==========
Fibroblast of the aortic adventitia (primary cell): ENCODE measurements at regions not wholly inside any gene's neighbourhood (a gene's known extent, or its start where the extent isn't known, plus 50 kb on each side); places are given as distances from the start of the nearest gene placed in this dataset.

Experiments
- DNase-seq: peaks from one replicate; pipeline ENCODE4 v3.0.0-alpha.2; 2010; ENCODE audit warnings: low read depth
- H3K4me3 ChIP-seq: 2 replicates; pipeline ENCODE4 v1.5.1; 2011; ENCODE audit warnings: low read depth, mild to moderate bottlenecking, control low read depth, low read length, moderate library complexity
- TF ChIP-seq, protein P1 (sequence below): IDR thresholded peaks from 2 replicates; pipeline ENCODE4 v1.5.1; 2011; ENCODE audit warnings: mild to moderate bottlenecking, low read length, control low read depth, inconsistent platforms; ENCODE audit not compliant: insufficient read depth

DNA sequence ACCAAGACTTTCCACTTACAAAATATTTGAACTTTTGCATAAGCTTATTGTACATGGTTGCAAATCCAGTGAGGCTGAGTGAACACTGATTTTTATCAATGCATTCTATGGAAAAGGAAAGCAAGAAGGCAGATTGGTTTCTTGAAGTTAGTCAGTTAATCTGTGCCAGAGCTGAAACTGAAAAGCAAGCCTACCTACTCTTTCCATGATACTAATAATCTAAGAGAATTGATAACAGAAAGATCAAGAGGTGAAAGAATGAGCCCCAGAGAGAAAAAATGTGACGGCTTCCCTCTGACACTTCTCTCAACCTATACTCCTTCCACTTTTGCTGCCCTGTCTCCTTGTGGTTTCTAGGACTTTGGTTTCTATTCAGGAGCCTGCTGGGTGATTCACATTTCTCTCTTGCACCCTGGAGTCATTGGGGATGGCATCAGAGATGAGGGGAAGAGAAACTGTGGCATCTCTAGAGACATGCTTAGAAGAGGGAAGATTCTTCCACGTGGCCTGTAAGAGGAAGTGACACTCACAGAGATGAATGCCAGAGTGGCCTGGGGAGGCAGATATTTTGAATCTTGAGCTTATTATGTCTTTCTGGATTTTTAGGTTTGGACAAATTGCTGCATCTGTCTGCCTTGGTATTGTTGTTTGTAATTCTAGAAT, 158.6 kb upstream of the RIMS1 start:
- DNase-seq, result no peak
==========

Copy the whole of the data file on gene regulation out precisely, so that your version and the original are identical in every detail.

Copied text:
Fibroblast of the aortic adventitia (primary cell): ENCODE measurements at regions not wholly inside any gene's neighbourhood (a gene's known extent, or its start where the extent isn't known, plus 50 kb on each side); places are given as distances from the start of the nearest gene placed in this dataset.

Experiments
- DNase-seq: peaks from one replicate; pipeline ENCODE4 v3.0.0-alpha.2; 2010; ENCODE audit warnings: low read depth
- H3K4me3 ChIP-seq: 2 replicates; pipeline ENCODE4 v1.5.1; 2011; ENCODE audit warnings: low read depth, mild to moderate bottlenecking, control low read depth, low read length, moderate library complexity
- TF ChIP-seq, protein P1 (sequence below): IDR thresholded peaks from 2 replicates; pipeline ENCODE4 v1.5.1; 2011; ENCODE audit warnings: mild to moderate bottlenecking, low read length, control low read depth, inconsistent platforms; ENCODE audit not compliant: insufficient read depth

DNA sequence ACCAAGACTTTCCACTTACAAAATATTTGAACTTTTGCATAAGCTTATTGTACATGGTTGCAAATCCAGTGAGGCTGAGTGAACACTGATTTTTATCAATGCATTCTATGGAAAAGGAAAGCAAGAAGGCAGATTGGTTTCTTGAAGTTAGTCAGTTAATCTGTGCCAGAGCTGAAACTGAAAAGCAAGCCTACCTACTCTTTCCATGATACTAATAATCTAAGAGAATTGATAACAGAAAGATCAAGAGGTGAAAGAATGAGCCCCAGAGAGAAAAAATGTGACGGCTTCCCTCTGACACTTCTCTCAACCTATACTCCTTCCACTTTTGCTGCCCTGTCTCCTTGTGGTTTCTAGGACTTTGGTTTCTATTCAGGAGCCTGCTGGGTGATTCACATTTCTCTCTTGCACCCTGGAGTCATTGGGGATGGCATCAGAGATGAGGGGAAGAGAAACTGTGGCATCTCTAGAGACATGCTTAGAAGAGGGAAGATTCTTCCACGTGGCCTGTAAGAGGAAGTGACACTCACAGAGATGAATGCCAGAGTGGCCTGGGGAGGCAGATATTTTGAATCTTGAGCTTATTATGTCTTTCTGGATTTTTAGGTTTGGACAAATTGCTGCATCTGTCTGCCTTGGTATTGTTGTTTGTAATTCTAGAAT, 158.6 kb upstream of the RIMS1 start:
- DNase-seq, result no peak